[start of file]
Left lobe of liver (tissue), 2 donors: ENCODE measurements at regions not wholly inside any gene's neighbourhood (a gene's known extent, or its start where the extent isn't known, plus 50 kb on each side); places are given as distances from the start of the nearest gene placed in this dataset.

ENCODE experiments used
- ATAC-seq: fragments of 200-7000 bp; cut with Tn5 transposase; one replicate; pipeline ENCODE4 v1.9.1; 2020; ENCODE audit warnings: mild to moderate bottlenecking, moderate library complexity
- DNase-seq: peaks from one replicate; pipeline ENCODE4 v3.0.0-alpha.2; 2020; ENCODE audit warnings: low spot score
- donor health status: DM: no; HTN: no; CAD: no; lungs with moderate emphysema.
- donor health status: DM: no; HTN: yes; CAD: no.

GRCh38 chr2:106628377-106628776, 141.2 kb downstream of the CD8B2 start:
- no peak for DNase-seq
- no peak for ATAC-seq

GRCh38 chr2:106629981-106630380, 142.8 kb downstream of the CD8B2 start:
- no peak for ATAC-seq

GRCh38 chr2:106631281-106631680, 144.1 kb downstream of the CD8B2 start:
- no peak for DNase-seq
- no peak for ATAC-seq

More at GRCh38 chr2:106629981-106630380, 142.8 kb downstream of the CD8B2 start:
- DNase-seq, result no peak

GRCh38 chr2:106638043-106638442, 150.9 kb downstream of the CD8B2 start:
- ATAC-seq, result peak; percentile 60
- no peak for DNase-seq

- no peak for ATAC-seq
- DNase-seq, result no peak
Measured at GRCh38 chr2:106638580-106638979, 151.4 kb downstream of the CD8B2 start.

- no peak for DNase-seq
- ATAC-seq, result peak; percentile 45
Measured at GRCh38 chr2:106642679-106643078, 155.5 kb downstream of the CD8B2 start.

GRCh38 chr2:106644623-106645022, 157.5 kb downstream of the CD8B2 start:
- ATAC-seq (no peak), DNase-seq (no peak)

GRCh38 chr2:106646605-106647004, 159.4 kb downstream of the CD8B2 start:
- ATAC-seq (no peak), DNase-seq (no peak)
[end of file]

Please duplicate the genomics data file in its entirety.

Left lobe of liver (tissue), 2 donors: ENCODE measurements at regions not wholly inside any gene's neighbourhood (a gene's known extent, or its start where the extent isn't known, plus 50 kb on each side); places are given as distances from the start of the nearest gene placed in this dataset.

ENCODE experiments used
- ATAC-seq: fragments of 200-7000 bp; cut with Tn5 transposase; one replicate; pipeline ENCODE4 v1.9.1; 2020; ENCODE audit warnings: mild to moderate bottlenecking, moderate library complexity
- DNase-seq: peaks from one replicate; pipeline ENCODE4 v3.0.0-alpha.2; 2020; ENCODE audit warnings: low spot score
- donor health status: DM: no; HTN: no; CAD: no; lungs with moderate emphysema.
- donor health status: DM: no; HTN: yes; CAD: no.

GRCh38 chr2:106628377-106628776, 141.2 kb downstream of the CD8B2 start:
- no peak for DNase-seq
- no peak for ATAC-seq

GRCh38 chr2:106629981-106630380, 142.8 kb downstream of the CD8B2 start:
- no peak for ATAC-seq

GRCh38 chr2:106631281-106631680, 144.1 kb downstream of the CD8B2 start:
- no peak for DNase-seq
- no peak for ATAC-seq

More at GRCh38 chr2:106629981-106630380, 142.8 kb downstream of the CD8B2 start:
- DNase-seq, result no peak

GRCh38 chr2:106638043-106638442, 150.9 kb downstream of the CD8B2 start:
- ATAC-seq, result peak; percentile 60
- no peak for DNase-seq

- no peak for ATAC-seq
- DNase-seq, result no peak
Measured at GRCh38 chr2:106638580-106638979, 151.4 kb downstream of the CD8B2 start.

- no peak for DNase-seq
- ATAC-seq, result peak; percentile 45
Measured at GRCh38 chr2:106642679-106643078, 155.5 kb downstream of the CD8B2 start.

GRCh38 chr2:106644623-106645022, 157.5 kb downstream of the CD8B2 start:
- ATAC-seq (no peak), DNase-seq (no peak)

GRCh38 chr2:106646605-106647004, 159.4 kb downstream of the CD8B2 start:
- ATAC-seq (no peak), DNase-seq (no peak)